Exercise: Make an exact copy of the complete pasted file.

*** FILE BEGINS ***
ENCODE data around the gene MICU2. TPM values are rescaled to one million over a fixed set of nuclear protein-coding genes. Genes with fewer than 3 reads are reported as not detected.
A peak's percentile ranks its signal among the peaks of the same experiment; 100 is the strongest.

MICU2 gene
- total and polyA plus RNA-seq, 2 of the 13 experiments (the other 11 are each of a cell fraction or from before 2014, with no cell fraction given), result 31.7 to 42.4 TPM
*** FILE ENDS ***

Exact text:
ENCODE data around the gene MICU2. TPM values are rescaled to one million over a fixed set of nuclear protein-coding genes. Genes with fewer than 3 reads are reported as not detected.
A peak's percentile ranks its signal among the peaks of the same experiment; 100 is the strongest.

MICU2 gene
- total and polyA plus RNA-seq, 2 of the 13 experiments (the other 11 are each of a cell fraction or from before 2014, with no cell fraction given), result 31.7 to 42.4 TPM